General office clerk $31,890 3 percent 3,062,500 High school diploma or equivalent
Human resources specialist $63,710 5 percent 482,000 Bachelor's degree
Administrative services manager $94,840 8 percent 287,300 Bachelor's degree

Common misconceptions about office administration degrees

Office administration jobs make up a considerable portion of the workforce, but the training programs that prepare you for them aren't especially well understood by the general public. Beware of these misconceptions about office administration degrees as you shop around for the school that's right for you:

Misconception: Business administration degrees will teach you everything you need to know about office administration.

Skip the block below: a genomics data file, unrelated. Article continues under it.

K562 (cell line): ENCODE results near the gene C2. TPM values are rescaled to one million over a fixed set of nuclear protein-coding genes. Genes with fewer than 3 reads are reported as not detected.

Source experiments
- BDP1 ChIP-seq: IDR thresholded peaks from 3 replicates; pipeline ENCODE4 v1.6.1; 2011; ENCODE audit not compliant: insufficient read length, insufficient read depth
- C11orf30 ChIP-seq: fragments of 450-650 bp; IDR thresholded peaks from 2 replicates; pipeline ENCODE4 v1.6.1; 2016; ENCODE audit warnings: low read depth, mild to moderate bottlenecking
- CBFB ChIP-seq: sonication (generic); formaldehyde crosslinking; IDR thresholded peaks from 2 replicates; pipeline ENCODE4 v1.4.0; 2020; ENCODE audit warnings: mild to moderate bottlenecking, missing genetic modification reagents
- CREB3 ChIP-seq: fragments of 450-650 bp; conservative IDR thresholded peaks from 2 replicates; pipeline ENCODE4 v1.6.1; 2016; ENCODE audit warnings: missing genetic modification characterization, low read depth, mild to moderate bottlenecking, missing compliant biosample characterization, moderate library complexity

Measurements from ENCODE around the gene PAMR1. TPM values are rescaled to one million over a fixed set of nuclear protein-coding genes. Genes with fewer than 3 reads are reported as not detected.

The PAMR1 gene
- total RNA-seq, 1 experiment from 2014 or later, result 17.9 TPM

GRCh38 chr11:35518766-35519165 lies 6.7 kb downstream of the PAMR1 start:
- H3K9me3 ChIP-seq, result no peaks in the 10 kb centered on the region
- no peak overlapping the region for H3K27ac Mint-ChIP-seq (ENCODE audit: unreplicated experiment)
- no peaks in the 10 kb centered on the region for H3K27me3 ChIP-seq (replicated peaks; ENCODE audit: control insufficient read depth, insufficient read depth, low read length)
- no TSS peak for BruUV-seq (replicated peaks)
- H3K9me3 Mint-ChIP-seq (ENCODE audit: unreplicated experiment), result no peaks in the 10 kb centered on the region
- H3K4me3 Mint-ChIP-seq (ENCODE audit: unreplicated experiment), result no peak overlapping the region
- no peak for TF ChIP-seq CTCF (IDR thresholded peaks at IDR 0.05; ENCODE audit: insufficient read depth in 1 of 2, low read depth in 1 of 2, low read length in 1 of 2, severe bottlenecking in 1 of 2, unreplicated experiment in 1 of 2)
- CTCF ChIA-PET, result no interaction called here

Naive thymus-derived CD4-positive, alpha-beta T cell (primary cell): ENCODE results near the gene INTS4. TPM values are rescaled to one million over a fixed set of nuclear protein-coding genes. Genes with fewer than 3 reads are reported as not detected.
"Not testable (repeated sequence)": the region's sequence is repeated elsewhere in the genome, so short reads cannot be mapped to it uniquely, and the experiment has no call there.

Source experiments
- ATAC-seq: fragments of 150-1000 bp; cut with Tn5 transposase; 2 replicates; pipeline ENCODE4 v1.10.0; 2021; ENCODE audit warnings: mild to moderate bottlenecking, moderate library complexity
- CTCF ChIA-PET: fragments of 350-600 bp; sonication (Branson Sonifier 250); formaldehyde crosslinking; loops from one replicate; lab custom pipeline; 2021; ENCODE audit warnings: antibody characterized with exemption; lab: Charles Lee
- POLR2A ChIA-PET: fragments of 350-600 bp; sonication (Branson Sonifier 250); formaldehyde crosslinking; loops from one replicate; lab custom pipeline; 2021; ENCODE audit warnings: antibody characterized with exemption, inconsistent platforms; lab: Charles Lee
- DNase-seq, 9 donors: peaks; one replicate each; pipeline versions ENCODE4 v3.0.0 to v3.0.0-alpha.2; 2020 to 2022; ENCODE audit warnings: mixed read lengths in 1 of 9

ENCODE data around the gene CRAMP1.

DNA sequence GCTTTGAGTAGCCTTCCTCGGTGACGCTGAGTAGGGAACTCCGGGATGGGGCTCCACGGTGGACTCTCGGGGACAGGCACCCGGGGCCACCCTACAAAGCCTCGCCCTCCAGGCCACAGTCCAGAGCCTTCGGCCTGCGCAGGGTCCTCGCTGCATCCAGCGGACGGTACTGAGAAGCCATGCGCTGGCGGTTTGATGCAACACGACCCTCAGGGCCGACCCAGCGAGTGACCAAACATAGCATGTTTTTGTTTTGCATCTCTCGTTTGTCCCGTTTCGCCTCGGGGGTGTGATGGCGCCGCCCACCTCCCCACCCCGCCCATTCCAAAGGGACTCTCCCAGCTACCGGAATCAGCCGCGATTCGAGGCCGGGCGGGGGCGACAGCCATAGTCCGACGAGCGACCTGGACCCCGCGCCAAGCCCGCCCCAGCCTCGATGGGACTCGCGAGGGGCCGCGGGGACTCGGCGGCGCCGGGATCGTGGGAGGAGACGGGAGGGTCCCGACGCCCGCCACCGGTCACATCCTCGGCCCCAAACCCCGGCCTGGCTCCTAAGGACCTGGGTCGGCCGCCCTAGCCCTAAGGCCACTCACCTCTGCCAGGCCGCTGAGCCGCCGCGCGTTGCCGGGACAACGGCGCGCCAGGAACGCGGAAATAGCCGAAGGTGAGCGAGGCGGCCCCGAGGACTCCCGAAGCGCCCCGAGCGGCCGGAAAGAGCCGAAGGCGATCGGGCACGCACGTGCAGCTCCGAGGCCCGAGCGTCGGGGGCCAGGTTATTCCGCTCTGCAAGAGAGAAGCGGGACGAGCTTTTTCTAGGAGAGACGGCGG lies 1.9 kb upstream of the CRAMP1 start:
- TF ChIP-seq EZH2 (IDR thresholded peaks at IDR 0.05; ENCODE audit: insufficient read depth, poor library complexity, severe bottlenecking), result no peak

• Fact: Most degrees in business administration don't spend much time — if any at all -- on the basic office skills learned on the way to office administration degrees. Graduates of business degree programs who find themselves working in office admin positions after graduation typically have to undergo on-the-job training to get them up to speed on the details.

Misconception: Earning an office administration degree online is easier than earning one in a traditional classroom.

  • Fact: Easier on your schedule and your wallet, maybe, but not easier in the sense that you won't have to work as hard to complete the program. Online degrees typically contain subject matter that's functionally identical to that covered by their brick-and-mortar counterparts, and the need to self-supervise and remain motivated to do the work without classroom appearances keeping you on track can add an extra layer of effort to the mix.

Misconception: Every office administration degree is essentially the same as the rest.